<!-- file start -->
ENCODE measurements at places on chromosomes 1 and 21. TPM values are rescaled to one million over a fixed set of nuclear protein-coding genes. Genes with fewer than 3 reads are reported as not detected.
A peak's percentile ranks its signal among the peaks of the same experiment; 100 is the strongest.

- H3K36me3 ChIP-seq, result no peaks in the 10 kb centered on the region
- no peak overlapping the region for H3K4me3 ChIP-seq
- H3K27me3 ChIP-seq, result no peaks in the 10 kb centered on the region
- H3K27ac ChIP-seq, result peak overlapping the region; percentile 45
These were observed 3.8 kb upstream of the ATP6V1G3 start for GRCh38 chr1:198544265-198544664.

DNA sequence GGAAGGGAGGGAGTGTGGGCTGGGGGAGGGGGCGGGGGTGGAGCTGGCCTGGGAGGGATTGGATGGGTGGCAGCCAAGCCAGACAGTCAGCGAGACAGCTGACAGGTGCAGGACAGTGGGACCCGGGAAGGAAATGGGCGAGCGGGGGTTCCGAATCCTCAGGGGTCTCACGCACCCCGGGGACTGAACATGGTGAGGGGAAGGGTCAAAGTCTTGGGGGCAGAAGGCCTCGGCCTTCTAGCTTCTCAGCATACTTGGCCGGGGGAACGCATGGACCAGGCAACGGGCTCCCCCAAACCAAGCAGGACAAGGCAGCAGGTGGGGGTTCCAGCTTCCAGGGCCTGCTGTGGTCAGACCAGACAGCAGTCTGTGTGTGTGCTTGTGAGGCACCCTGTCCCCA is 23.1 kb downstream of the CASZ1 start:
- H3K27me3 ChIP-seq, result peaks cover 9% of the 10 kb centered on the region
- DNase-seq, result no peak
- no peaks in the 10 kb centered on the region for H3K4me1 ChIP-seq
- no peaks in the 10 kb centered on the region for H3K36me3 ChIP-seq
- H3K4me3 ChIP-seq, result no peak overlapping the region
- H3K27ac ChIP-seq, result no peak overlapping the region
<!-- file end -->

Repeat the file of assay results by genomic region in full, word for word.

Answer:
ENCODE measurements at places on chromosomes 1 and 21. TPM values are rescaled to one million over a fixed set of nuclear protein-coding genes. Genes with fewer than 3 reads are reported as not detected.
A peak's percentile ranks its signal among the peaks of the same experiment; 100 is the strongest.

- H3K36me3 ChIP-seq, result no peaks in the 10 kb centered on the region
- no peak overlapping the region for H3K4me3 ChIP-seq
- H3K27me3 ChIP-seq, result no peaks in the 10 kb centered on the region
- H3K27ac ChIP-seq, result peak overlapping the region; percentile 45
These were observed 3.8 kb upstream of the ATP6V1G3 start for GRCh38 chr1:198544265-198544664.

DNA sequence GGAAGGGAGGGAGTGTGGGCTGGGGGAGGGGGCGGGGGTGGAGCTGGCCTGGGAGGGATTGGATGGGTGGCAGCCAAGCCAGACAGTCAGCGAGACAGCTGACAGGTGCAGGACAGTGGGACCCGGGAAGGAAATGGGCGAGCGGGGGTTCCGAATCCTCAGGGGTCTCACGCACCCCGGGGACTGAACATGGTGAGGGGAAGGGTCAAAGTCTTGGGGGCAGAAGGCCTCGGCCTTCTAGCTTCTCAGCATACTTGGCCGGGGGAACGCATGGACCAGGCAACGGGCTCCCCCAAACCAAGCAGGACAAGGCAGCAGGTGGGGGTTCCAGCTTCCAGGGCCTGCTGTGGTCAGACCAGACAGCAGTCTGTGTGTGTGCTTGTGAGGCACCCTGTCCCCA is 23.1 kb downstream of the CASZ1 start:
- H3K27me3 ChIP-seq, result peaks cover 9% of the 10 kb centered on the region
- DNase-seq, result no peak
- no peaks in the 10 kb centered on the region for H3K4me1 ChIP-seq
- no peaks in the 10 kb centered on the region for H3K36me3 ChIP-seq
- H3K4me3 ChIP-seq, result no peak overlapping the region
- H3K27ac ChIP-seq, result no peak overlapping the region